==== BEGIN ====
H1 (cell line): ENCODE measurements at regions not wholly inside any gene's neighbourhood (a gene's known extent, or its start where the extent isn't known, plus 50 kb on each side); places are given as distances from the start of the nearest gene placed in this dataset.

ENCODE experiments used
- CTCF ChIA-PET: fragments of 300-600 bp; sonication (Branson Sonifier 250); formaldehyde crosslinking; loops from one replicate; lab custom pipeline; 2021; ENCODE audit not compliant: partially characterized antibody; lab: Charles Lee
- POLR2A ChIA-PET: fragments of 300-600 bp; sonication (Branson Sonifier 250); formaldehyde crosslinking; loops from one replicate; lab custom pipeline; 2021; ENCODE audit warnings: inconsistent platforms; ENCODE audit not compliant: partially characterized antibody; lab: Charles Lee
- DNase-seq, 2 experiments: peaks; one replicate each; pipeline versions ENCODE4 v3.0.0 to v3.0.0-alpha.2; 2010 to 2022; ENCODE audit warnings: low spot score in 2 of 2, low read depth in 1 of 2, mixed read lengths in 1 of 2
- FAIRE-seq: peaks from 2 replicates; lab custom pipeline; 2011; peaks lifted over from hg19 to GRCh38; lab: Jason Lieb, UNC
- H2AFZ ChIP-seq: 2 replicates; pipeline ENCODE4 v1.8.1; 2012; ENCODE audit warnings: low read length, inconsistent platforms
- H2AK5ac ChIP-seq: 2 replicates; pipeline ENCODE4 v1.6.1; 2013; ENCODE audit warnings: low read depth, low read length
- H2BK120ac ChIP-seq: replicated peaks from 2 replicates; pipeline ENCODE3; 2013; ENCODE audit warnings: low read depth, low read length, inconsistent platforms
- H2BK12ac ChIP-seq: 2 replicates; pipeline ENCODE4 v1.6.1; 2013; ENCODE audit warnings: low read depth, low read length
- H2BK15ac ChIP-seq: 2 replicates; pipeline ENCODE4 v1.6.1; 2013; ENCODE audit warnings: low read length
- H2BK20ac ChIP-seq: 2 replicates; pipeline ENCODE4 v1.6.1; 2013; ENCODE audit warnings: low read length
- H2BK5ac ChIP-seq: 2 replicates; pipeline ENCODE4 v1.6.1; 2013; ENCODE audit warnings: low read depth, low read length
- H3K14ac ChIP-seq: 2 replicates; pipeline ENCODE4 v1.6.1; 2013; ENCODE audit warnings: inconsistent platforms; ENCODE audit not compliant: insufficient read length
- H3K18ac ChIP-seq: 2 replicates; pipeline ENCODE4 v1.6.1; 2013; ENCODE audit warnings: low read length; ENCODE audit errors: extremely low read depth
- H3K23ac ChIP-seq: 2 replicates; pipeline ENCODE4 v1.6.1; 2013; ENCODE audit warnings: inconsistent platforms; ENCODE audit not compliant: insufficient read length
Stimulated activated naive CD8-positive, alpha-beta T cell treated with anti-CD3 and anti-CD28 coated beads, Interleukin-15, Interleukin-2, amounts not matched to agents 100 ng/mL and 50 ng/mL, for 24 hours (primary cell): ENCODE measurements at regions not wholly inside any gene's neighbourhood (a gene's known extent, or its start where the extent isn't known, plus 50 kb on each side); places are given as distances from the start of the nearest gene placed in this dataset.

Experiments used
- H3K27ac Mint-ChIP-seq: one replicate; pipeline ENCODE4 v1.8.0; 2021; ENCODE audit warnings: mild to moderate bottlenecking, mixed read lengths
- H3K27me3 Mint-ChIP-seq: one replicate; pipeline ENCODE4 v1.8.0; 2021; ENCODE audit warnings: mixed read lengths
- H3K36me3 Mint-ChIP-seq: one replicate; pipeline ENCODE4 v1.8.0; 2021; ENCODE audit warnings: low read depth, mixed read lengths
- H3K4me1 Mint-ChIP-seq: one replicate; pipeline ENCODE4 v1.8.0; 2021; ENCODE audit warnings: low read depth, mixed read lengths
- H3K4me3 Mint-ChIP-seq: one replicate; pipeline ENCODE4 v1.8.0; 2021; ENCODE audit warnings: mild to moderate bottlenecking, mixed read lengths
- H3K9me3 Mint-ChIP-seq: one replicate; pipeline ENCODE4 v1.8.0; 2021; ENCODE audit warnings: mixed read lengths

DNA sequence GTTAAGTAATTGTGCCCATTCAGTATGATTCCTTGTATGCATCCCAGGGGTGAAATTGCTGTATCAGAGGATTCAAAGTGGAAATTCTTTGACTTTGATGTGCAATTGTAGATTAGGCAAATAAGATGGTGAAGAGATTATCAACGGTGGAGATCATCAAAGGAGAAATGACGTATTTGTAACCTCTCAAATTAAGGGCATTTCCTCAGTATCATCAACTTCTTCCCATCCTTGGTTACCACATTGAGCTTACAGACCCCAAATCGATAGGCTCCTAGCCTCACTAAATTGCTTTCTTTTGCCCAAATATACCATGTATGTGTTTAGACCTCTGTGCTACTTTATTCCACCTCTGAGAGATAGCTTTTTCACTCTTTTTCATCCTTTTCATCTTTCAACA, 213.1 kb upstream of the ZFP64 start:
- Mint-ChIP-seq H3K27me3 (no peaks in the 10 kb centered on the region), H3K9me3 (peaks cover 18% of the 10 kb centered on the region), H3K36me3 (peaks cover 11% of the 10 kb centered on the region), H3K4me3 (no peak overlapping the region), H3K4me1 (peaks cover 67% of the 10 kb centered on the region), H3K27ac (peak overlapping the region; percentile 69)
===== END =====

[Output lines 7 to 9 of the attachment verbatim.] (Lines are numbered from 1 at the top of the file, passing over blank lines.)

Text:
- H2AFZ ChIP-seq: 2 replicates; pipeline ENCODE4 v1.8.1; 2012; ENCODE audit warnings: low read length, inconsistent platforms
- H2AK5ac ChIP-seq: 2 replicates; pipeline ENCODE4 v1.6.1; 2013; ENCODE audit warnings: low read depth, low read length
- H2BK120ac ChIP-seq: replicated peaks from 2 replicates; pipeline ENCODE3; 2013; ENCODE audit warnings: low read depth, low read length, inconsistent platforms